Travel Diaries: Chasing Waterfalls in Guyana

I decided to play tourist in my own home country recently when a friend came to visit. Showing the country to a visitor was a great way for me to see and appreciate some parts of it for myself all over again and even to experience new spots.

For those of you that do not know, Guyana was once ruled by the British and was actually called British Guiana up until they attained their independence. It is the only country on the South American continent whose official language is English and is home to six different ethnicities that have all contributed to the Guyanese society. We are a nation that can thank the Chinese, East Indians, Amerindians, Africans, Europeans, and Portuguese for their contributions to our food, religion, and overall culture. 

The pictures I am about to share definitely do not do any justice to the scenery in Guyana. You should definitely try to a pay a visit yourself. We went to Kaieteur and Orinduik falls taking off from Ogle airport and flying over the city.

You end up flying for quite some time in a small plane that will definitely shake you up in the rain – definitely not for those with faint hearts. The city scenery will eventually change into estates and then to the rainforest up until your pilot takes you over the falls.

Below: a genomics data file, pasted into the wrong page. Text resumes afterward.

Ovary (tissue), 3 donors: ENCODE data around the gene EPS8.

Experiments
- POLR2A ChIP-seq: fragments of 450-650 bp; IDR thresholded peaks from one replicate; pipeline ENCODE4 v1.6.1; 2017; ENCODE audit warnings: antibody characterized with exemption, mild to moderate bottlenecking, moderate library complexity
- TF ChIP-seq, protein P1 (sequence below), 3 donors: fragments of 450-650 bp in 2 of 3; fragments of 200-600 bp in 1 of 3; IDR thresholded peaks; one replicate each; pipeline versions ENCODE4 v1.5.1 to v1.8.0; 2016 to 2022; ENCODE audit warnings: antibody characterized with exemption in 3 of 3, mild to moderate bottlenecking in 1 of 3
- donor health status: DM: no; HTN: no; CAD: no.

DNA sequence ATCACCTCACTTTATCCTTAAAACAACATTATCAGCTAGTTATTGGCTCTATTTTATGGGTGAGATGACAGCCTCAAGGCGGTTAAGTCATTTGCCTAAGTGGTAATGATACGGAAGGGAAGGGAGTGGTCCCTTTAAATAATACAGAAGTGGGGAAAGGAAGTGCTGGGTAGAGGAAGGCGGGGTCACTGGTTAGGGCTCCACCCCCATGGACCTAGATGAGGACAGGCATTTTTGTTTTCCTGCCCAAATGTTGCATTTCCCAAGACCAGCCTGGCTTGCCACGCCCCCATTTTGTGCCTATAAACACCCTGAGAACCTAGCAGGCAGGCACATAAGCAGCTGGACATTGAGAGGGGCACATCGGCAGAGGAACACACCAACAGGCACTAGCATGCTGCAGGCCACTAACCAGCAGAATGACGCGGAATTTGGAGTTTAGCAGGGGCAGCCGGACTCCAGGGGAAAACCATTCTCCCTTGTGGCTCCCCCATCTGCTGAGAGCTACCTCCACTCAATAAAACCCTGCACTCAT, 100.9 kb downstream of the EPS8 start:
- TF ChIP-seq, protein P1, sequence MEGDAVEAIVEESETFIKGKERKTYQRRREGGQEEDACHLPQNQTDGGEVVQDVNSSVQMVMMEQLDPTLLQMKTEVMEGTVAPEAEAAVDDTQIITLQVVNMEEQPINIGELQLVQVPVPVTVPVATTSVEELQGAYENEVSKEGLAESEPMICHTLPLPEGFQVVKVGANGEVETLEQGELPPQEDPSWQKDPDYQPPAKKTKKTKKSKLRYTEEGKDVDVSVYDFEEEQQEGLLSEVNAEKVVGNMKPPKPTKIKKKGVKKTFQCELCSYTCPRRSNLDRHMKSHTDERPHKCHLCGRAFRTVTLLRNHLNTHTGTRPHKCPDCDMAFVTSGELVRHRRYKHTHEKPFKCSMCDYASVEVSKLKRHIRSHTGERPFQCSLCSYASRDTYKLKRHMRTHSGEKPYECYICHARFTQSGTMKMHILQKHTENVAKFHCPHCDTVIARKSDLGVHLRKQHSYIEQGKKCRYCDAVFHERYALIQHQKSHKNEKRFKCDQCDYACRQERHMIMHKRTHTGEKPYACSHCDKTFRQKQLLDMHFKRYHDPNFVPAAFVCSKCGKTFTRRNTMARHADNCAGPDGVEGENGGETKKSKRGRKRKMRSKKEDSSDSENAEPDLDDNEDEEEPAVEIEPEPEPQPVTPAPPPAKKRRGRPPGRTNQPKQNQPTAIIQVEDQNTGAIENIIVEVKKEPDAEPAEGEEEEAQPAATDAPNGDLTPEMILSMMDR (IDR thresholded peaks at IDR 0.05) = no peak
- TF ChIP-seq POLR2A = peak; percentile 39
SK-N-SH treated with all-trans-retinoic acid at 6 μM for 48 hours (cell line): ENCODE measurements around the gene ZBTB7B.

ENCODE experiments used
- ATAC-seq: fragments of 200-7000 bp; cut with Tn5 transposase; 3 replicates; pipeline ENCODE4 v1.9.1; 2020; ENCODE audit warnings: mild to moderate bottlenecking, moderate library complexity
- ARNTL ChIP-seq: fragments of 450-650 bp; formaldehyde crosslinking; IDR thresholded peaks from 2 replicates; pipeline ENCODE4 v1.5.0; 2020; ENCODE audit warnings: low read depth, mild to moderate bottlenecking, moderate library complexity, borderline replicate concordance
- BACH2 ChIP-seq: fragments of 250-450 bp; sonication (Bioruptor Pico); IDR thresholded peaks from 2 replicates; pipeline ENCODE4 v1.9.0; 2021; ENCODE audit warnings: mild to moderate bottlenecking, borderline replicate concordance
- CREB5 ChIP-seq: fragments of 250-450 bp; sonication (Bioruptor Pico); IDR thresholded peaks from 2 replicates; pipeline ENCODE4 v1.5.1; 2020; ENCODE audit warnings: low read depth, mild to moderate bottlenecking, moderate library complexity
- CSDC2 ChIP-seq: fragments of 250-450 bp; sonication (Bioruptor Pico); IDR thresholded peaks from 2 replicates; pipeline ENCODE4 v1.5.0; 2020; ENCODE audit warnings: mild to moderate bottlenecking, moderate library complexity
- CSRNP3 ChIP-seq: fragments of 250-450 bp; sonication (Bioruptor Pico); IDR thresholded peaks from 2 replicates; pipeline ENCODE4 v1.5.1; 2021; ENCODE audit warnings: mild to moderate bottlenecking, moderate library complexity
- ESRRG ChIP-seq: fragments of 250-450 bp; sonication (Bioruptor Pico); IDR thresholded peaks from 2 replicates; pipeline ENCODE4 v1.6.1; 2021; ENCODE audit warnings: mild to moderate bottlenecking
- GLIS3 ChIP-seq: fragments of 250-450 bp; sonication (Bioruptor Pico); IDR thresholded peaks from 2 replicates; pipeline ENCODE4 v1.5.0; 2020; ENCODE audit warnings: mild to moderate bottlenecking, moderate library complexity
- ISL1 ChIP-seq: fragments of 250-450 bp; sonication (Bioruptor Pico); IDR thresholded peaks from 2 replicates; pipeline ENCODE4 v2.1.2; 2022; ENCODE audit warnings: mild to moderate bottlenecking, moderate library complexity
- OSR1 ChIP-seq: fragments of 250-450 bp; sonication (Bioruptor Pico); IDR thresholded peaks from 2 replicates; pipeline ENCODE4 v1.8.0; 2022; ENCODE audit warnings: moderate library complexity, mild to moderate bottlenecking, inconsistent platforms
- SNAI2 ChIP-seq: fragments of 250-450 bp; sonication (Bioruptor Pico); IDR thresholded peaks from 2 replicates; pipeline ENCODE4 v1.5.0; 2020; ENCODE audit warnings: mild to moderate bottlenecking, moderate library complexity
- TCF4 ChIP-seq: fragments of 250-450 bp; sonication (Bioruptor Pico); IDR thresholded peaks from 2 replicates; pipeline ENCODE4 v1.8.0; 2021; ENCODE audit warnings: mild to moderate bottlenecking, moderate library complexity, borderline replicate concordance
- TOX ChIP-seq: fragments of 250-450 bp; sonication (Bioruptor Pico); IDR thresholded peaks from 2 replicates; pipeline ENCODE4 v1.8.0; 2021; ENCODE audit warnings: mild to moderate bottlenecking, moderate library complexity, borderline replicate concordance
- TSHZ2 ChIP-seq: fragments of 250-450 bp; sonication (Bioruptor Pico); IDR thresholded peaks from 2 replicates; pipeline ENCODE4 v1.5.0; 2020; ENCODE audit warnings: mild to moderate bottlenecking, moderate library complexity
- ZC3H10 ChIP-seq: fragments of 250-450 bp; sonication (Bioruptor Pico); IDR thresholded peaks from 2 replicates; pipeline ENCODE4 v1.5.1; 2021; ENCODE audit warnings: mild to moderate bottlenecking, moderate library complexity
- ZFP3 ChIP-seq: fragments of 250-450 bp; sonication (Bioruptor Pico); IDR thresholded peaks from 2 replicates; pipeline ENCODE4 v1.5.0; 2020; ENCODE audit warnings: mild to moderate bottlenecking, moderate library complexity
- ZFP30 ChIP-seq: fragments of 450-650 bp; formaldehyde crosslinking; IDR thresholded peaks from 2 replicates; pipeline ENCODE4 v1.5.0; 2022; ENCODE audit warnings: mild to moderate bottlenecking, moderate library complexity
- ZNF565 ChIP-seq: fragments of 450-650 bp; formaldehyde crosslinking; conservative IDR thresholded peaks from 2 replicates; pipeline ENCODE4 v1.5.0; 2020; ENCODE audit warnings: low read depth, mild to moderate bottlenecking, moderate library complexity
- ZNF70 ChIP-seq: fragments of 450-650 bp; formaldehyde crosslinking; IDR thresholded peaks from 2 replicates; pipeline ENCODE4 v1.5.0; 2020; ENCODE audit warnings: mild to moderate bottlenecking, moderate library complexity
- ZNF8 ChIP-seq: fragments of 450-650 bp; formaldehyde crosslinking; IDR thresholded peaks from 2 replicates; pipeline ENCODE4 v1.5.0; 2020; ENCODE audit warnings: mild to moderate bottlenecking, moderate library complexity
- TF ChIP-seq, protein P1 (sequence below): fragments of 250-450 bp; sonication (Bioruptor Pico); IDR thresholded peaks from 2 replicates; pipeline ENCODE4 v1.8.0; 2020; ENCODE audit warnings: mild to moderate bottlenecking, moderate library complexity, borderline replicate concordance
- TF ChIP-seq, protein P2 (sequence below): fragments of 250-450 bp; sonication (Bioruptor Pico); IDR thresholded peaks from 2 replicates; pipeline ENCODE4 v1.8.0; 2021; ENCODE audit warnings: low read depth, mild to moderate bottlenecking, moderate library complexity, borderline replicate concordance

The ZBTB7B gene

Then he will circle, to ensure all of his passengers get a good view of the falls. You will land in an airstrip at the guesthouse and hike to multiple vantage points. I visited Kaieteur about 5 years ago but this time the tour guide we had took us on a completely new and more taxing hike. It was definitely worth it! Kaieteur is the tallest single drop water fall in the world so it is Guyana’s very own wonder of the world. It is also the only home to a tiny, bright yellow frog that is poisonous.

If you do decide to go to Kaieteur, be prepared. It could possibly rain and thankfully I wore my Columbia fishing shirt which dried pretty quickly once I hung it up on the plane later in the day. Wear comfortable shoes, take water, snacks, and your antihistamines just in case.

After lunch at the Kaieteur guesthouse, we hopped right back into the Cessna and were about our way to our next stop – Orinduik. Orinduik is actually on the Brazilian and Guyanese border and the scenery changes from rainforest to savannahs. It is breathtaking and you will land on an airstrip that is a gravel track. There is a house at Orinduik that you can leave your backpack in and then hike down to the falls (wear your sneakers, the rocks are super pointy) where depending on the flow of water you can either stay on the side of the falls or go out a little further.

After spending some time here, you will return to town and get some pretty great vantage points of Georgetown.

During that weekend, I also trekked to the top of the Georgetown lighthouse for the umpteenth time – talk about a work out! The lighthouse sits close to the mouth of the Demerara River and Atlantic Ocean and is another great way to see Georgetown.

And of course, coconuts are a really great way to quench your thirst in the hot tropics.

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